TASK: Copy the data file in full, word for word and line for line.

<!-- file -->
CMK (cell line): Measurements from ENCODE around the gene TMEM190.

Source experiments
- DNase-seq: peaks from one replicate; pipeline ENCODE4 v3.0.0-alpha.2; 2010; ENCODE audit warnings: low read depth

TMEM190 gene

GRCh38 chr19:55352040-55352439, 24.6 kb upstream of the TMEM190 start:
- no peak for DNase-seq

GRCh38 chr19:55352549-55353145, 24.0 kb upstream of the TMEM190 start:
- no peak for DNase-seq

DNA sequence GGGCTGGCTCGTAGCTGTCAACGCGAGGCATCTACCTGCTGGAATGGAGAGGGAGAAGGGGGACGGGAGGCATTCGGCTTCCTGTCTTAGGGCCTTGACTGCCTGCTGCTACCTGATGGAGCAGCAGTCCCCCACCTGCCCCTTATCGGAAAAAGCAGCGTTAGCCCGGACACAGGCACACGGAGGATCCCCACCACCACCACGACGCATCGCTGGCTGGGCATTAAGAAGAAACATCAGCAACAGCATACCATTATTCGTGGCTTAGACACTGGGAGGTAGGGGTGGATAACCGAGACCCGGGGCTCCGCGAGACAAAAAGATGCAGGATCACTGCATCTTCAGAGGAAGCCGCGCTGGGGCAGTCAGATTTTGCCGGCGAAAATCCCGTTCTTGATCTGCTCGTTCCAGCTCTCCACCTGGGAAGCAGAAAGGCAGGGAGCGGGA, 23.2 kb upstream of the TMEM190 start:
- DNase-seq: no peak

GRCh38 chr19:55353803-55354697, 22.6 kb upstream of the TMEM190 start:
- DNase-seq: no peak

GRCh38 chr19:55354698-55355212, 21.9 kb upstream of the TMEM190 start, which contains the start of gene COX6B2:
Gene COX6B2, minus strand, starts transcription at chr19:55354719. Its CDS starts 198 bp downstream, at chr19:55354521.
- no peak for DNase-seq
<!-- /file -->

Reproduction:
CMK (cell line): Measurements from ENCODE around the gene TMEM190.

Source experiments
- DNase-seq: peaks from one replicate; pipeline ENCODE4 v3.0.0-alpha.2; 2010; ENCODE audit warnings: low read depth

TMEM190 gene

GRCh38 chr19:55352040-55352439, 24.6 kb upstream of the TMEM190 start:
- no peak for DNase-seq

GRCh38 chr19:55352549-55353145, 24.0 kb upstream of the TMEM190 start:
- no peak for DNase-seq

DNA sequence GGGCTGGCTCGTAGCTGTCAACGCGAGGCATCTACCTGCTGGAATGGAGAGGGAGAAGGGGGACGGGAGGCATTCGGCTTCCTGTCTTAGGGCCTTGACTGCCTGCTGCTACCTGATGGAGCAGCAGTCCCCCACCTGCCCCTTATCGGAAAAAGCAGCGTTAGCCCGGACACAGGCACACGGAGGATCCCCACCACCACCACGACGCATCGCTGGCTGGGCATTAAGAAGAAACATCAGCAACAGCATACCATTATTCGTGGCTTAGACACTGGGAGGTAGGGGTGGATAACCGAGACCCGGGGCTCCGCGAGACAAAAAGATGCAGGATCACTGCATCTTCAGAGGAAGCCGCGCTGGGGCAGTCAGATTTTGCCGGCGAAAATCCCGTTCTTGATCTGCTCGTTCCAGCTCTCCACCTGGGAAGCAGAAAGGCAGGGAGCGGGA, 23.2 kb upstream of the TMEM190 start:
- DNase-seq: no peak

GRCh38 chr19:55353803-55354697, 22.6 kb upstream of the TMEM190 start:
- DNase-seq: no peak

GRCh38 chr19:55354698-55355212, 21.9 kb upstream of the TMEM190 start, which contains the start of gene COX6B2:
Gene COX6B2, minus strand, starts transcription at chr19:55354719. Its CDS starts 198 bp downstream, at chr19:55354521.
- no peak for DNase-seq